Autoimmunity reviews

Role of non-protein amino acid L-canavanine in autoimmunity.

PMID 16890899


Association of SLE and alfalfa was first reported in a volunteer who developed lupus-like autoimmunity while ingesting alfalfa seed for a hypercholesterolemia study. This was corroborated with studies in monkeys fed with alfalfa sprout that developed SLE. Re-challenge with L-canavanine relapsed the disease. Arginine homologue L-canavanine, present in alfalfa, was suspected as a cause. L-canavanine can be charged by arginyl tRNA synthetase to replace L-arginine during protein synthesis. Aberrant canavanyl proteins have disrupted structure and functions. Induction or exacerbation of SLE by alfalfa tablets reported in a few cases remains controversial. Epidemiological studies on the relationship between alfalfa and SLE are sparse. In mice, NZB/W F1, NZB, and DBA/2 mice fed with L-canavanine show exacerbation/triggering of the SLE, however, BALB/c studies were negative. L-canavanine incorporation may be more efficient in the presence of inflammation or other conditions that can cause arginine deficiency. The L-canavanine induced apoptotic cells can be phagocytosed and a source of autoantigens processed by endosomal proteases. Endogenous canavanyl proteins are ubiquitinated and processed via proteasome. Incorporation of L-canavanine into proteasome or endosome can also cause disruption of antigen processing. Alfalfa/L-canavanine-induced lupus will be an interesting model of autoimmunity induced by the modification of self-proteins at the translational level.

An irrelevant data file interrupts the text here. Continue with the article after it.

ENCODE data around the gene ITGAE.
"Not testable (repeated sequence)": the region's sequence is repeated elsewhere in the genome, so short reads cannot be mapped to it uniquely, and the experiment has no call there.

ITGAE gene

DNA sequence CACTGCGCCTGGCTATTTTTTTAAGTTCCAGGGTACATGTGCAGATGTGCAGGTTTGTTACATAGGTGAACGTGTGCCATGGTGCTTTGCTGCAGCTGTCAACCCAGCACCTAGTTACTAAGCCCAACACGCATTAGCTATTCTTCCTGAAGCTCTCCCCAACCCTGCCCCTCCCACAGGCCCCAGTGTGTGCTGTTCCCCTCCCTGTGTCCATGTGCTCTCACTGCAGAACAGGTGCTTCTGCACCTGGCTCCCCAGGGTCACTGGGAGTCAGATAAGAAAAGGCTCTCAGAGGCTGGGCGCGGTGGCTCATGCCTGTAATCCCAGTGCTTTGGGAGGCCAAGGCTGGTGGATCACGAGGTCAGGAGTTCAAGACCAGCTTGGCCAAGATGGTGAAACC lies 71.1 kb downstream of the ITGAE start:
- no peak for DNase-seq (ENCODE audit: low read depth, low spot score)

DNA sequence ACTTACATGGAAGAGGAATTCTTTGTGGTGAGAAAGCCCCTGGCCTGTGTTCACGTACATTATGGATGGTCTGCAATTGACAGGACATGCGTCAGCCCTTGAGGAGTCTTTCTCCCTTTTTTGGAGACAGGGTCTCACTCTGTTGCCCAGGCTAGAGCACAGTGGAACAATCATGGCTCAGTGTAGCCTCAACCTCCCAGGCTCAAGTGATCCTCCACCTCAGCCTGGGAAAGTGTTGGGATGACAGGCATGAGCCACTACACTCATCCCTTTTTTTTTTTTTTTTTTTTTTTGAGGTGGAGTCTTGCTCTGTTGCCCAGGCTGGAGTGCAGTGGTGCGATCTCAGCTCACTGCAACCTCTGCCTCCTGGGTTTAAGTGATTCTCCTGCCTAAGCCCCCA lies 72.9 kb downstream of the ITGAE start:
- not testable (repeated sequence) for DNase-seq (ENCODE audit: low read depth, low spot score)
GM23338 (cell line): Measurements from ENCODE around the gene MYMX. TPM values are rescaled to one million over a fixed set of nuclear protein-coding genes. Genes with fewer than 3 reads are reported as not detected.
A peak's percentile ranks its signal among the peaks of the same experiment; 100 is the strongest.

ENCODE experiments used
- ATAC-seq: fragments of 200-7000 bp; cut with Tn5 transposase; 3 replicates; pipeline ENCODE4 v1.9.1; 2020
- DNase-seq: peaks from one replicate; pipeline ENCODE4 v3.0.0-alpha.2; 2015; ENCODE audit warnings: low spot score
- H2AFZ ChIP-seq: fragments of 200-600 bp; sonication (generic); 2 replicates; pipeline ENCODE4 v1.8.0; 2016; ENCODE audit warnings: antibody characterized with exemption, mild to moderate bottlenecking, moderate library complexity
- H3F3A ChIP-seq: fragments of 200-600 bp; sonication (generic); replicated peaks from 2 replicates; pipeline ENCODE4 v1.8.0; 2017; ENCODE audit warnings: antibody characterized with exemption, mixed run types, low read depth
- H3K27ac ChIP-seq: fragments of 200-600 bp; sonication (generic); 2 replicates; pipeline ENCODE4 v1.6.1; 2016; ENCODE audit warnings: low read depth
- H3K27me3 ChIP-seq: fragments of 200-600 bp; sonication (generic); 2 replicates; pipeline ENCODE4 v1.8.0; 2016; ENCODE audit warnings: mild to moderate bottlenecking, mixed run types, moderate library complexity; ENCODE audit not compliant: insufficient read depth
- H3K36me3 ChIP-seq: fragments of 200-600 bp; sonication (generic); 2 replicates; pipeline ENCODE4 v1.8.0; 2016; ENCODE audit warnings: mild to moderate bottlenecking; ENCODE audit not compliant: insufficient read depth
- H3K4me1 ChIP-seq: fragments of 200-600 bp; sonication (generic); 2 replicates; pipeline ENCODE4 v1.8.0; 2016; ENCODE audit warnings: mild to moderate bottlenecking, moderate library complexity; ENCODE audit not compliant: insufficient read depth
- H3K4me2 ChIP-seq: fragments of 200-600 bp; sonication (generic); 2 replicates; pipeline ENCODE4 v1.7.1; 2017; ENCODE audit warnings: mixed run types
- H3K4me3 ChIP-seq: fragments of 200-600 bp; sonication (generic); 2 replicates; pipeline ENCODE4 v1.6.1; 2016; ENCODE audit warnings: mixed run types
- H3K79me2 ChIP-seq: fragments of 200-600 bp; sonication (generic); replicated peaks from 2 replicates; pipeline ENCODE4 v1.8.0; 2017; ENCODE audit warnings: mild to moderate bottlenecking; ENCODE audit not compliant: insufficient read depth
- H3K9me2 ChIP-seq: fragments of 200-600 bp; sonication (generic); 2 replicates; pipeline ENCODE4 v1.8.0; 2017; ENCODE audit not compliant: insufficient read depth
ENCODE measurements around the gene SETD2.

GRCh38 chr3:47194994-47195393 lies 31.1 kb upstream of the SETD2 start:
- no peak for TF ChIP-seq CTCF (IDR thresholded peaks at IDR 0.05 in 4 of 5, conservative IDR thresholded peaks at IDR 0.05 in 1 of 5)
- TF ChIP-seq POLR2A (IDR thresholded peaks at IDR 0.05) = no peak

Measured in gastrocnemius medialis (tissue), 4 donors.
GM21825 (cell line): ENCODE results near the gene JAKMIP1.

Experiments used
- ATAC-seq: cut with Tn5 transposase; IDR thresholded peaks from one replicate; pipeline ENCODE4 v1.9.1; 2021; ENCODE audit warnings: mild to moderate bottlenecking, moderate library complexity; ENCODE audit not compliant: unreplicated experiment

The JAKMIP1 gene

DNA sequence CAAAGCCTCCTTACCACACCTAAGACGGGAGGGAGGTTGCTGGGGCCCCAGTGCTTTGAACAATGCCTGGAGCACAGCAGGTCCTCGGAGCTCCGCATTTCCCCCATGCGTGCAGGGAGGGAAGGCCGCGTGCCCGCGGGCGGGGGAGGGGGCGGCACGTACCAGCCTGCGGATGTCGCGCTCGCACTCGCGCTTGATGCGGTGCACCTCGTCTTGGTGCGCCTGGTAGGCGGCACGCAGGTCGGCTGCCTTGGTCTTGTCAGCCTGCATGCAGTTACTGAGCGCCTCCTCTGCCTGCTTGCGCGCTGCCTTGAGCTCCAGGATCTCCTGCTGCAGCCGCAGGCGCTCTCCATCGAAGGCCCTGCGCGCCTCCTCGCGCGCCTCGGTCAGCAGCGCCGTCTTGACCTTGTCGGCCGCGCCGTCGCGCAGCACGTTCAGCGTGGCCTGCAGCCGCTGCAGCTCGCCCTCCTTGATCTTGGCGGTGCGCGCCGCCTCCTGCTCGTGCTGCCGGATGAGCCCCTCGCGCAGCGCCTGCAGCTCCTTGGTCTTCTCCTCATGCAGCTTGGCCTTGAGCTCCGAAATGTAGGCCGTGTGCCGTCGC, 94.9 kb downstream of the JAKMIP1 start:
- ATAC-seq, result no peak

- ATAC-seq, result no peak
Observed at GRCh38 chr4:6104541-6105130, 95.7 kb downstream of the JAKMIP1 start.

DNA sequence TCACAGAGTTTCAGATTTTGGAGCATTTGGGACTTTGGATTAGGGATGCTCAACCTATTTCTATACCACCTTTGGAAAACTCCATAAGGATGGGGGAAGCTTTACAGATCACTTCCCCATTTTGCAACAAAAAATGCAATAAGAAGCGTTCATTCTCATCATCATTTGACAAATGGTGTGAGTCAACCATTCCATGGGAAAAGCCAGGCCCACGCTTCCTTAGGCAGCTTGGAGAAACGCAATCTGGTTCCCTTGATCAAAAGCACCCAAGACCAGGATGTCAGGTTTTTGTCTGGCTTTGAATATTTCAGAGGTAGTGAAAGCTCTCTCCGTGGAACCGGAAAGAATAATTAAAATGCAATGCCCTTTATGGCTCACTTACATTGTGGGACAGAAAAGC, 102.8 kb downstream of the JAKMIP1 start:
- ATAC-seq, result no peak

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L-Canavanine, ≥98% (TLC), powder, from Canavalia ensiformis